The Stella Prize Shortlist, 2014, has been announced.

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 The Stella Prize 2014 shortlist has been announced.  Three works of fiction, three of nonfiction: six great books by Australian women.

 Burial Rites by Hannah Kent
Agnes is sent to wait out the time leading to her execution on the farm of District Officer Jon Jonssonm, his wife and their two daughters. Horrified to have a convicted murderess in their midst, the family avoids speaking with Agnes. Only Toti, the young assistant reverend appointed as Agnes's spiritual guardian, is compelled to try to understand her, as he attempts to salvage her soul. As the summer months fall away to winter and the hardships of rural life force the household to work side by side, Agnes's illfated tale of longing and betrayal begins to emerge. And as the days to her execution draw closer, the question burns: did she or didn't she?


Boy, Lost by Kristina Olsson
A powerful family memoir from the award-winning author of The China Garden Kristina Olsson's mother lost her infant son, Peter, when he was snatched from her arms as she boarded a train in the hot summer of 1950.
 Night Games by Anna Krien
The Pies beat the Saints and the city of Melbourne was still cloaked in black and white crepe paper when the rumour of a pack rape by celebrating footballers began to surface. By morning, the head of the sexual crimes squad confirmed to journalists that they were preparing to question two Collingwood players...And so, as police were confiscating bedsheets from a townhouse in Dorcas Street, South Melbourne, the trial by media began.
 The Night Guest by Fiona McFarlane
An elderly Australian woman lets a mysterious and possibly sinister caretaker into her beach-side home and into her life. The debut of a remarkable Australian talent, The Night Guest is a mesmerising novel about trust, love, dependence, and the fear that the things you know best can become the things you're least certain about. One morning Ruth wakes thinking a tiger has been in her seaside house. Later that day a formidable woman called Frida arrives, looking as if she's blown in from the sea, but in fact she's come to care for Ruth. Frida and the tiger: both are here to stay, and neither is what they seem. Which of them can Ruth trust? And, as memories of her childhood in Fiji press upon her with increasing urgency, can she even trust herself? The Night Guest introduces a writer who comes to us fully formed, working wonders with language, renewing our faith in the power of fiction to tap the mysterious workings of our minds, and keeping us spellbound.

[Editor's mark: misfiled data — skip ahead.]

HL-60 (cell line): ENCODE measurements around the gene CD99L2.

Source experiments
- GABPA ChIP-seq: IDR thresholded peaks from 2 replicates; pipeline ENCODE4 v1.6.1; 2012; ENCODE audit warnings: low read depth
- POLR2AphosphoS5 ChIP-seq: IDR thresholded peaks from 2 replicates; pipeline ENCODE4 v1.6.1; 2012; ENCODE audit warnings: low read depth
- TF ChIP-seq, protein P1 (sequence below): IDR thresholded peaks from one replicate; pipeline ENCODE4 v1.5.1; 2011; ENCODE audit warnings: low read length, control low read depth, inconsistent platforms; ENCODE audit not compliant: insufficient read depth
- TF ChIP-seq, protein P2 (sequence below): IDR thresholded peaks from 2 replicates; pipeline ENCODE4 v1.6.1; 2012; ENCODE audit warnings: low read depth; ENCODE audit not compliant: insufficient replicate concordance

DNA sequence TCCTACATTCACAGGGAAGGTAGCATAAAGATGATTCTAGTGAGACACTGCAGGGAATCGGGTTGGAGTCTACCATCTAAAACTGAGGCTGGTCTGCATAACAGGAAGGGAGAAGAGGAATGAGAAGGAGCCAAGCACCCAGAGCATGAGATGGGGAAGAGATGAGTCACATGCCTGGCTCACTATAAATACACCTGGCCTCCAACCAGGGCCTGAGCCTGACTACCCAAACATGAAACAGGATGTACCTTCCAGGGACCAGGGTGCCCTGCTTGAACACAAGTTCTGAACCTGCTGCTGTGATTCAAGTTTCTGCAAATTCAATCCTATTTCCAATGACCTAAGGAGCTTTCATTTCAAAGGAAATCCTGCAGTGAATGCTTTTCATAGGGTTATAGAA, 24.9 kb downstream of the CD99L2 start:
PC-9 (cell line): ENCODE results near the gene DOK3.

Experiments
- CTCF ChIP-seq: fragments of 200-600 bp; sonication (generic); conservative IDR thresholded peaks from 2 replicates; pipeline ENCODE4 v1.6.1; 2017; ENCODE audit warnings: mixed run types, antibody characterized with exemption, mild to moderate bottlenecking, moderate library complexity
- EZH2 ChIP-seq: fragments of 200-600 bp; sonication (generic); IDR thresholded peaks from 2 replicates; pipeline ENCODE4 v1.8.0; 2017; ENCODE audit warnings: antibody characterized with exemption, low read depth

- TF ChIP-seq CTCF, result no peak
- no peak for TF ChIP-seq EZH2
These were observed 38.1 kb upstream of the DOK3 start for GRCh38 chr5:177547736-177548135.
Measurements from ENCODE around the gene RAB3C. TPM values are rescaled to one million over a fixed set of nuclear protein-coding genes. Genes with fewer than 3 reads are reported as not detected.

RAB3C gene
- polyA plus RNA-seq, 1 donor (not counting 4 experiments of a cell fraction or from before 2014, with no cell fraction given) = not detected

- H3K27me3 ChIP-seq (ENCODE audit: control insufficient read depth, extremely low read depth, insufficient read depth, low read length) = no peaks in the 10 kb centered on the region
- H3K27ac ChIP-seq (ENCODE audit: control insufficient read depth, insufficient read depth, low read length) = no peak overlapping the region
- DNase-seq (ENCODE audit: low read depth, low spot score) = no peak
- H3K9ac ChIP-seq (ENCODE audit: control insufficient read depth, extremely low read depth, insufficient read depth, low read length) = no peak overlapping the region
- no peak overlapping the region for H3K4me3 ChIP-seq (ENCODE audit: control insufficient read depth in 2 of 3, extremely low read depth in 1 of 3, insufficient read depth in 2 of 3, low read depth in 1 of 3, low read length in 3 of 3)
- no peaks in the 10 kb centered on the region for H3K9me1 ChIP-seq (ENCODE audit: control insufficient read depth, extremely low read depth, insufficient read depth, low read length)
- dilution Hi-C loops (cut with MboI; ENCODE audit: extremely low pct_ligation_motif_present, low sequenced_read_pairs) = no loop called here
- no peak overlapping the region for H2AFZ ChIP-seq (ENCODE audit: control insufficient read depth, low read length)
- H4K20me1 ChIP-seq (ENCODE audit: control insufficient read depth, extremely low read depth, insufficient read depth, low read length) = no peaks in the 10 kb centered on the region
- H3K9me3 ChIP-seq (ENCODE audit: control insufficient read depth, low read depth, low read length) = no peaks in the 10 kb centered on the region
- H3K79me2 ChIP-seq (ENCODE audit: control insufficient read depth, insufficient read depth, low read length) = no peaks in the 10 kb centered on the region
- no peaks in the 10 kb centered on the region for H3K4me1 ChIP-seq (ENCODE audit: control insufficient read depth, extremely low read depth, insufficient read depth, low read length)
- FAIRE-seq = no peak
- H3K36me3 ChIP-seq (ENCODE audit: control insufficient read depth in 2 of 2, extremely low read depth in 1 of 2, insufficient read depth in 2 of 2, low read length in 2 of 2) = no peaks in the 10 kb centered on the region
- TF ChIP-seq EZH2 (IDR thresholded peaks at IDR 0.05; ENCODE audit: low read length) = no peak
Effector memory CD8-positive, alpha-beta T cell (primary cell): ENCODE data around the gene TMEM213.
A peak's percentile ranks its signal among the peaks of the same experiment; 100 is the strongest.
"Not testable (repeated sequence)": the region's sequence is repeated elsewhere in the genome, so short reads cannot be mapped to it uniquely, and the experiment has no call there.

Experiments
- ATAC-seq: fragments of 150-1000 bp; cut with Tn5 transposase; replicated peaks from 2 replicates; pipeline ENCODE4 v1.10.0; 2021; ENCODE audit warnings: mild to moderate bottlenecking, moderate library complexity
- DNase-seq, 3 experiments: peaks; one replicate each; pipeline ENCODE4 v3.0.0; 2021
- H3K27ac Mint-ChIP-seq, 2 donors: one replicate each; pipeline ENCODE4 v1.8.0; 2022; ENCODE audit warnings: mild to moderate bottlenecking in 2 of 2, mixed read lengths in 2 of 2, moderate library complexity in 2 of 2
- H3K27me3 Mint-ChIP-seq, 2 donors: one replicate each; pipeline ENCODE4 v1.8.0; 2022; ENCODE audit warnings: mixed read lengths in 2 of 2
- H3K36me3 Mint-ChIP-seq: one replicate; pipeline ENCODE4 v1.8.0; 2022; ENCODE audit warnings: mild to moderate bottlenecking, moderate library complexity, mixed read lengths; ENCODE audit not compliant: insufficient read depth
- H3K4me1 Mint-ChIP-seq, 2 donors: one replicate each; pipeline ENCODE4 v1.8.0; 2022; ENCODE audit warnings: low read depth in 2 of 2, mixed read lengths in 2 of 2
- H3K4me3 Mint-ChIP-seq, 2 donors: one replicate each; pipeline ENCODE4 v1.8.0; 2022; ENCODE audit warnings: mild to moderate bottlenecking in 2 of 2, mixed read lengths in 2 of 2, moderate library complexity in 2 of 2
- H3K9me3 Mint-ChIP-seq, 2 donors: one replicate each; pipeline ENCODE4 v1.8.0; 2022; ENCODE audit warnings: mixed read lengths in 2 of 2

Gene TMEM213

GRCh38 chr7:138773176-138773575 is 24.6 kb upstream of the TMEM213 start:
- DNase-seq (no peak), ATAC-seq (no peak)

The Forgotten Rebels of Eureka by Clare Wright
 The story of the Eureka rebellion may be one of modern Australia's foundation myths, but until now it has been told as though only half the participants were there. As Clare Wright reveals, there were any number of women at large on the goldfields, many of them active in pivotal roles.









The Swan Book by Alexis Wright
This book is set in the future, with Aboriginals still living under the Intervention in the north, in an environment fundamentally altered by climate change. It follows the life of a mute teenager called Oblivia, the victim of gang-rape by petrol-sniffing youths, from the displaced community where she lives in a hulk, in a swamp filled with rusting boats, and thousands of black swans driven from other parts of the country, to her marriage to Warren Finch, the first Aboriginal president of Australia, and her elevation to the position of First Lady, confined to a tower in a flooded and lawless southern city. The Swan Book has all the qualities which made Wright's previous novel, Carpentaria, a prize-winning best-seller. It offers an intimate awareness of the realities facing Aboriginal people; the wild energy and humour in her writing finds hope in the bleakest situations; and the remarkable combination of storytelling elements, drawn from myth and legend and fairy tale.


Congratulations to all those nominated for this prestigious prize. You can read an excerpt from each of these books at the Stella Prize shortlist sampler. You can also request copies of each of these books from the Library.
Who do you think should win?

The 2014 Stella Prize will be awarded in Sydney on the evening of Tuesday 29 April. The winner will receive $50,000.

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